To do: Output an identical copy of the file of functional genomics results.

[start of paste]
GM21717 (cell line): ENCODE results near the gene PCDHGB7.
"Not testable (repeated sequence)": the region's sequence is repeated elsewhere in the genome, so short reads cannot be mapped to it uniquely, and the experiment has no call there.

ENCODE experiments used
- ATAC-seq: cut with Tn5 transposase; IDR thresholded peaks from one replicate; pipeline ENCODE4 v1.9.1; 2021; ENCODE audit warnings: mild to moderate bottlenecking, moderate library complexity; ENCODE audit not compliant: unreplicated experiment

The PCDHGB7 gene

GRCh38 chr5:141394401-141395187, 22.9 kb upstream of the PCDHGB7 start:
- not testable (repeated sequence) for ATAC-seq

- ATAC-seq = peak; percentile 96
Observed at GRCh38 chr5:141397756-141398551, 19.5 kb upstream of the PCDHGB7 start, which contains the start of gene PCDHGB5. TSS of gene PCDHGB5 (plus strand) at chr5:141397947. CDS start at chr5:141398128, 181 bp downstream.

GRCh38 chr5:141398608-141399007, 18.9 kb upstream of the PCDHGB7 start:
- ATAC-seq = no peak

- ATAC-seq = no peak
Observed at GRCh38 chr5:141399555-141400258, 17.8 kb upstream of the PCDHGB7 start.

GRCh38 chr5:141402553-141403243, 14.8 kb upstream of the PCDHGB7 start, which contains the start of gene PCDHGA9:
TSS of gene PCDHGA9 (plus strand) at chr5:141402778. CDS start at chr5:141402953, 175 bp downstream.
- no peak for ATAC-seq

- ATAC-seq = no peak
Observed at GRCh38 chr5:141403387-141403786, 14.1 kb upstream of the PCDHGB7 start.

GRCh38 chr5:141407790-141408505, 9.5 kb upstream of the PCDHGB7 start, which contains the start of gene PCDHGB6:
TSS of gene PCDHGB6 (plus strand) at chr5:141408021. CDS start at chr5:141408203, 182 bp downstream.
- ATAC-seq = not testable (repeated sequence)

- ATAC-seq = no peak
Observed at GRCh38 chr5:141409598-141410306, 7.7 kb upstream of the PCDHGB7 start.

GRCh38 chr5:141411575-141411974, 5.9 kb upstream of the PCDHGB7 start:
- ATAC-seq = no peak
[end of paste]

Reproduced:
GM21717 (cell line): ENCODE results near the gene PCDHGB7.
"Not testable (repeated sequence)": the region's sequence is repeated elsewhere in the genome, so short reads cannot be mapped to it uniquely, and the experiment has no call there.

ENCODE experiments used
- ATAC-seq: cut with Tn5 transposase; IDR thresholded peaks from one replicate; pipeline ENCODE4 v1.9.1; 2021; ENCODE audit warnings: mild to moderate bottlenecking, moderate library complexity; ENCODE audit not compliant: unreplicated experiment

The PCDHGB7 gene

GRCh38 chr5:141394401-141395187, 22.9 kb upstream of the PCDHGB7 start:
- not testable (repeated sequence) for ATAC-seq

- ATAC-seq = peak; percentile 96
Observed at GRCh38 chr5:141397756-141398551, 19.5 kb upstream of the PCDHGB7 start, which contains the start of gene PCDHGB5. TSS of gene PCDHGB5 (plus strand) at chr5:141397947. CDS start at chr5:141398128, 181 bp downstream.

GRCh38 chr5:141398608-141399007, 18.9 kb upstream of the PCDHGB7 start:
- ATAC-seq = no peak

- ATAC-seq = no peak
Observed at GRCh38 chr5:141399555-141400258, 17.8 kb upstream of the PCDHGB7 start.

GRCh38 chr5:141402553-141403243, 14.8 kb upstream of the PCDHGB7 start, which contains the start of gene PCDHGA9:
TSS of gene PCDHGA9 (plus strand) at chr5:141402778. CDS start at chr5:141402953, 175 bp downstream.
- no peak for ATAC-seq

- ATAC-seq = no peak
Observed at GRCh38 chr5:141403387-141403786, 14.1 kb upstream of the PCDHGB7 start.

GRCh38 chr5:141407790-141408505, 9.5 kb upstream of the PCDHGB7 start, which contains the start of gene PCDHGB6:
TSS of gene PCDHGB6 (plus strand) at chr5:141408021. CDS start at chr5:141408203, 182 bp downstream.
- ATAC-seq = not testable (repeated sequence)

- ATAC-seq = no peak
Observed at GRCh38 chr5:141409598-141410306, 7.7 kb upstream of the PCDHGB7 start.

GRCh38 chr5:141411575-141411974, 5.9 kb upstream of the PCDHGB7 start:
- ATAC-seq = no peak